Google, which has invested heavily in artificial intelligence research, built a program called AlphaGo to play the Chinese game of Go, which is actually far more complex than chess. (As an indication, the number of possible games in chess is 10 to the 123, while the number of possible games in Go is 10 to 768. This makes Go 10 to 645 times more complex than chess — that’s a 1 with 645 zeros.) In 2015, AlphaGo defeated the European Go champion, winning all five-games in a five game match, a very impressive advance from Deep Blue’s chess successes.
The chessplaying Deep Blue and the Jeopardy-playing Watson could rely on brute force computation. But to succeed at Go, AlphaGo needed more than that. At any moment in a game of chess, Deep Blue could rapidly analyze about 200 million possible outcomes for various moves and choose the best option. But in Go, there are vastly more ways the game can develop, so brute force doesn’t work. Google’s Deepmind division, which built AlphaGo, says the computer “combines Monte-Carlo tree search with deep neural networks that have been trained by supervised learning, from human expert games, and by reinforcement learning from games of self-play.”
Still, all of these are computers and programs that are very good at one difficult task, be it chess, Jeopardy or Go, just mimic actual intelligence. They display no capabilities that would fool the evaluator in a Turing Test.
We might consider, also, the current crop of digital assistants with human voices, like Apple’s Siri, Amazon’s Alexa, Google’s Assistant, and Microsoft’s Cortana. In these apps, the problem of human speech recognition and replication has been solved, to a degree. But anyone who has used devices incorporating these programs knows that while they are marketed as part of “smart” phones or “smart” speakers, these devices are not really smart. There may be some useful functions, and some clever responses are built in for your entertainment (like, “Siri, tell me a joke”), but there is no thinking going on, and the actual tasks performed are relatively simple.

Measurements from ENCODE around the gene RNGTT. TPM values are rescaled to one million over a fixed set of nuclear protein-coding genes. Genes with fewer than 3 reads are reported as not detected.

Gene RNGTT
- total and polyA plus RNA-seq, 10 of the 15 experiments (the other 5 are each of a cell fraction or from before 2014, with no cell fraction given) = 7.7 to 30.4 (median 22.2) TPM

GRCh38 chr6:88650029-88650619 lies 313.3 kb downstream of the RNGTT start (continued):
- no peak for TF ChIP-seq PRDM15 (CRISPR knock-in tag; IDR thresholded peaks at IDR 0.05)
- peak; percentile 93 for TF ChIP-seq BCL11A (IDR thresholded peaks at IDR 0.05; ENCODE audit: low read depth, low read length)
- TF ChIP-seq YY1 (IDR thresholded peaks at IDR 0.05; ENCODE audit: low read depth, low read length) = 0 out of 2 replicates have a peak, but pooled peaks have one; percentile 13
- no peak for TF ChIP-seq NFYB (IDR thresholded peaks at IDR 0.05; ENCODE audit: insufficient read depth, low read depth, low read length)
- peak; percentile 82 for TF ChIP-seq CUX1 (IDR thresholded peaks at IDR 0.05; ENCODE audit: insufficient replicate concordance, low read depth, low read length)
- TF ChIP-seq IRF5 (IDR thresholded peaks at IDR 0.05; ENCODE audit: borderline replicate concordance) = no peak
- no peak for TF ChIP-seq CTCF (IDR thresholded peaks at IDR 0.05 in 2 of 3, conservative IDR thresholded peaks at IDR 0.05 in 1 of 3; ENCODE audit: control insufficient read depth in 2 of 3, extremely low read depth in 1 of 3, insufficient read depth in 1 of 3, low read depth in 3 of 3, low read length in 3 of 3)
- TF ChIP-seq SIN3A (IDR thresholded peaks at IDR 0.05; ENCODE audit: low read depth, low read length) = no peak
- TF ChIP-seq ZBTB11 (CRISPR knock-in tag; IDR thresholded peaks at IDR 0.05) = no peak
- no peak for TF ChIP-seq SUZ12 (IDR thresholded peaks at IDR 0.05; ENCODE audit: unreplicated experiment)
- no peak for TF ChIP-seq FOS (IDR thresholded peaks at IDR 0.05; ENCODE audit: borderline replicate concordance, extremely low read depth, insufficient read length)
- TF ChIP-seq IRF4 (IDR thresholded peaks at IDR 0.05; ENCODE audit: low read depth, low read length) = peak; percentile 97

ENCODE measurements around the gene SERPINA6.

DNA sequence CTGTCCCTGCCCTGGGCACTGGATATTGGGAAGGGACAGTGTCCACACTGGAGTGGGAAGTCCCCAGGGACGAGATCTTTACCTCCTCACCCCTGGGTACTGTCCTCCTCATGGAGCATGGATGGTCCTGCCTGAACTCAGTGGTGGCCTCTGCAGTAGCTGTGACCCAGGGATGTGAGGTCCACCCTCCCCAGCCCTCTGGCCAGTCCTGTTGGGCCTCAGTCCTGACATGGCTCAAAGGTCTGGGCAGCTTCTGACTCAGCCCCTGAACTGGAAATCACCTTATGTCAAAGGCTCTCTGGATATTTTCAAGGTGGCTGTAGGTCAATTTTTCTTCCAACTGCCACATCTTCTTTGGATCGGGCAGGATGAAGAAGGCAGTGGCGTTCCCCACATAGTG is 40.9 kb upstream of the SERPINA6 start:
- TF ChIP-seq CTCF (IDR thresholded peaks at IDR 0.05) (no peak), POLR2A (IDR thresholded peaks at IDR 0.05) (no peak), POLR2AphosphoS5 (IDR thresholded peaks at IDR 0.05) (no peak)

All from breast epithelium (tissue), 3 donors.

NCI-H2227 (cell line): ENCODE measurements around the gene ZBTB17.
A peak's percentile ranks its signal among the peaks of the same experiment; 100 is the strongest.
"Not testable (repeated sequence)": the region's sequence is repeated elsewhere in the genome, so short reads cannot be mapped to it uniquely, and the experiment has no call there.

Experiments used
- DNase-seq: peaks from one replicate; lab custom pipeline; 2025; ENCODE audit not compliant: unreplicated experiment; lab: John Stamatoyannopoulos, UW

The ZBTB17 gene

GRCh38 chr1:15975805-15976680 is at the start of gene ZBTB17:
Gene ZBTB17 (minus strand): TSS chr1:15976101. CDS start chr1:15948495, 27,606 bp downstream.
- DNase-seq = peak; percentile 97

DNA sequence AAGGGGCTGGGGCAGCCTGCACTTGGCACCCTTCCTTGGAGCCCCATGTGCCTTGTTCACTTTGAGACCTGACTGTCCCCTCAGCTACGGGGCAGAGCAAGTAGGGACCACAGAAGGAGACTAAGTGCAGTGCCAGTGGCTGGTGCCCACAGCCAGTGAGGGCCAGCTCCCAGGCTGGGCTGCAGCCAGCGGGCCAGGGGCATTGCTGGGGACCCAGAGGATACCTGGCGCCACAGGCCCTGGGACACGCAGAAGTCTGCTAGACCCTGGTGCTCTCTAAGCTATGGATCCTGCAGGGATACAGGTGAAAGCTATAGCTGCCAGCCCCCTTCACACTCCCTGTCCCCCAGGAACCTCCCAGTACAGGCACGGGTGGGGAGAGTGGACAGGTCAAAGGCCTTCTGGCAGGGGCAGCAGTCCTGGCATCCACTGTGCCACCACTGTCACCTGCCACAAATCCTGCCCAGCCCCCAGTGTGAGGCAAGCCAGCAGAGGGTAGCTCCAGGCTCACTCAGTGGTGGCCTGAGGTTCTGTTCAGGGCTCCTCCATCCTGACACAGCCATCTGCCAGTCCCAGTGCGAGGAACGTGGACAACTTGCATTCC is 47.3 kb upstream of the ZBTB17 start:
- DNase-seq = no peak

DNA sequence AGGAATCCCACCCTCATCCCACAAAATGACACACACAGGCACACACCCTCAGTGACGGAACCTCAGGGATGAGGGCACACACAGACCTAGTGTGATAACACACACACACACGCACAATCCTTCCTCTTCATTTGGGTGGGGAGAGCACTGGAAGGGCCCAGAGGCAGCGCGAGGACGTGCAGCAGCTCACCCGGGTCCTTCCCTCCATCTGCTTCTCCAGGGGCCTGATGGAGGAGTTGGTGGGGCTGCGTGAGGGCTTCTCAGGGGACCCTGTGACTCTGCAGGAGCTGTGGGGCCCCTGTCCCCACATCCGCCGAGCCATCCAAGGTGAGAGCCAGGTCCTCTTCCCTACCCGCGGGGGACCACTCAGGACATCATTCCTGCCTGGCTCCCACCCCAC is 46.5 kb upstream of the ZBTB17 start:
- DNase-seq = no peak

In fact, these digital assistants have quite a few functions, built in by their tech-loving creators, that the average person doesn’t even really want or need. Alexa can turn on the lights, but why? Alexa can set a timer, but I already have two or three around the kitchen. Alexa can make a shopping list, but what if I’m not in the room with my Echo? We’ve been hearing for years about the refrigerator that will be smart enough to text you that you’re running low on milk, but again, is this really a feature we need or want?
Such quibbles aside, we have to admit that machines are getting smarter all the time, and aspects of artificial intelligence are already benefiting mankind in many ways, or in ways that are nearing actual deployment. Self driving cars. Robotic factories that operate with the lights off because there are no human beings inside. Roombas in our living room. Robots that milk cows. Facial recognition, handwriting recognition, speech recognition. Fast and increasingly accurate translations among many languages. Robotically assisted surgery. Increasingly sophisticated computer analysis and coordination of complex tasks, ranging from weather prediction to economic modeling to medical diagnostics to military strategies and tactics to marketing campaigns. We have all these things.